Thursday, December 4, 2014

Beat The Sheet Or Break The Glass?

My favorite "assignment" as a writer is the advice to read, read, read. Every one from T.H. White to Steven King says the most important thing you can do on a daily basis is to read. If this is what school had been like, I'd still be a student.
Unfortunately, the more I learn about good writing, the harder it is for me to enjoy reading. The more editing I do for other authors, the harder it is for me to turn off my professional brain and simply be a reader. Editing, grammar, weak dialogue, and plot holes which bothered me but could be overlooked, now absorb my attention more than the joy of reading. However, when I read a great story, I get lost in the characters and turn my writers brain off.
So I asked myself...Why am I able to do this with some stories, but not with others? Answering this question sent me on a research journey I'd like to share. Part I of this journey will begin with the point of view of writers who believe in formulaic story structure.
A Beat Sheet- One of the most popular and widely accepted formulas for structuring a story is Blake Snyder's beat sheet from his book. Save The
This is actually written for screen writers but is also widely used by fiction writers as a guide for structuring their stories. The beat sheet points out 15 'beats' or scenes in which particular plot points must occur. It gives a brief description of what these plot points are and on what page of your manuscript this should occur. For example-Scene, set-up, and character are all introduced between pages 1 and 10. The theme or major point of the entire story needs to be stated by a secondary character, preferably in dialogue somewhere between pages 10 and 30 and then an inciting incident must happen between pages 15 and 30 as well. These would be the first 3 beats. Notice the page numbers are a little flexible but if you are going to break away from this formula go faster not slower.
I found this particular formula helpful but confusing as taken strictly from Snyder's book. I've listened to broadcasts and classes taught on the formula for more clarity, which has helped. MichaelHauge, an expert working with the movie industry teaches his own version of the beat sheet. Jessica Brody teaches classes and  has a formulaic spreadsheet available on her website. which helps with the beats and the page numbers.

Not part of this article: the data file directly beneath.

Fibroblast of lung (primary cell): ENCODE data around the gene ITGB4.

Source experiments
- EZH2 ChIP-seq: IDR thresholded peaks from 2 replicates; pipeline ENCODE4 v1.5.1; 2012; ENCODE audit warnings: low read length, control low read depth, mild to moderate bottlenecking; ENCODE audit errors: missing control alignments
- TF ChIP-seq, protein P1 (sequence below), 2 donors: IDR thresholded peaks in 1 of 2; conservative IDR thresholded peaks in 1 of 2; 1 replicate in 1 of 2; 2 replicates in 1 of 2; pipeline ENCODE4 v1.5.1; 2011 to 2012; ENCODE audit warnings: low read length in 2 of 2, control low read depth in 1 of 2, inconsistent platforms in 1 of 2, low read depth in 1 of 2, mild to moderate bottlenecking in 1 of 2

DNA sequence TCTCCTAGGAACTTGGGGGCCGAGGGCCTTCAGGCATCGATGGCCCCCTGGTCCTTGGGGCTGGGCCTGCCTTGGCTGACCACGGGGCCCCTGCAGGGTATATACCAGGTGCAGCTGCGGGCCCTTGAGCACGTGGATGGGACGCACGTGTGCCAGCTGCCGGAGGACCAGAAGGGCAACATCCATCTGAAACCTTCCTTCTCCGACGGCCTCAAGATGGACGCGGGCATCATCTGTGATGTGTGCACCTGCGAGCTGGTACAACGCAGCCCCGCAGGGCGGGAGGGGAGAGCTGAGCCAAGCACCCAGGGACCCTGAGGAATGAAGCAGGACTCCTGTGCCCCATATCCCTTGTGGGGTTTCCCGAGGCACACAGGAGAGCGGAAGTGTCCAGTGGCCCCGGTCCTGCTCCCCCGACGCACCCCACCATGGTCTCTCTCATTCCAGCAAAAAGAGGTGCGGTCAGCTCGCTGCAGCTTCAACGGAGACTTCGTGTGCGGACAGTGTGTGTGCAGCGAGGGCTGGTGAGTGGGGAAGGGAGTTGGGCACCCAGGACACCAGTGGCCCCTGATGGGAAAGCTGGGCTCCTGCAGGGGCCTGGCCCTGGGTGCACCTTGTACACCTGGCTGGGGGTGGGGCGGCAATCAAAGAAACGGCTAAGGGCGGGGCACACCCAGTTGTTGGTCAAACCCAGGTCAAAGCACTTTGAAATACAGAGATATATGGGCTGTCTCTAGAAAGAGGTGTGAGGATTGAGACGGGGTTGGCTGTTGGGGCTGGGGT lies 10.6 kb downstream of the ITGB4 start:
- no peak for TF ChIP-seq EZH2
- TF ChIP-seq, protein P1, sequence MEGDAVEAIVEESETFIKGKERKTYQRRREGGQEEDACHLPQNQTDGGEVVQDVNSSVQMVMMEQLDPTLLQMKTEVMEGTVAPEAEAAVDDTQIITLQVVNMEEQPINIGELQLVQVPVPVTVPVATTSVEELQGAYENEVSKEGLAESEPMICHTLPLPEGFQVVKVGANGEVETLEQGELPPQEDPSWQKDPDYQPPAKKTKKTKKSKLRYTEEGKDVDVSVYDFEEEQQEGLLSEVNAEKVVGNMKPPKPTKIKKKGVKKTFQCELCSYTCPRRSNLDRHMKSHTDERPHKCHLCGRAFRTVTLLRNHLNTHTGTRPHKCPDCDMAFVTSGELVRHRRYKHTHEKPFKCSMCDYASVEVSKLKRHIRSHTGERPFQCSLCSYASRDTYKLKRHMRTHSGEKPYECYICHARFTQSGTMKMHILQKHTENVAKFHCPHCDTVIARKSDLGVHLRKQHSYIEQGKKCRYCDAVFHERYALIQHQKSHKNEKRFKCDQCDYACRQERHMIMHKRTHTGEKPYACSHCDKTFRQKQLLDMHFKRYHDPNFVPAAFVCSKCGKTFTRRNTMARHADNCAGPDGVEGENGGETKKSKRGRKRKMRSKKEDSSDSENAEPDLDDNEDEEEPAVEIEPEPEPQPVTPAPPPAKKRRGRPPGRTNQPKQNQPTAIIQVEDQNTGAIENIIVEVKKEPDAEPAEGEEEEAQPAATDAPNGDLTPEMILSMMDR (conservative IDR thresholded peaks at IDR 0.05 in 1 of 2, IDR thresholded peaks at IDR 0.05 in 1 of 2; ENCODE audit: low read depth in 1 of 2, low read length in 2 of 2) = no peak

As I found structure problems with my debut novel "Killing Casanova", I used the beat sheet to help me structure my second novel "Burning Bridger" (available through Muse It Up Publishing Spring/Summer of 2015). the formulaic approach was a huge help with finding the spots in the novel where the story didn't seem to be flowing in the right direction.
Here's the thing though...I knew from reading the story, the flow was off. I needed the formula to point me in the right direction. The problem I've found with the beat sheet is that if you don't have a destination the story wants to go, then the beats just make your story predictable, weak and boring.
Cory Mandell, a screen writer and teacher at UCLA says its because the formula, while important, can often be the wrong 'glass.'
If the story is the 'wine' but you're drinking it out of a shot glass or a Dixie cup then you didn't enjoy the 'wine' because the glass ruined it for you. Mandell recommends breaking the glass all together and sculpting a wineglass specific for your story. We'll talk more about the 'wine glass' in next month's post.
For now checking out the formulaic approach with the beat sheet is worth looking into. There's so much you can learn about the correct way to spin a tale instead of tell a story. It's definitely worth the knowledge you'll gain about writing good stories.
So start by beating the sheet and in January will discuss breaking the glass. Mostly...keep writing.  

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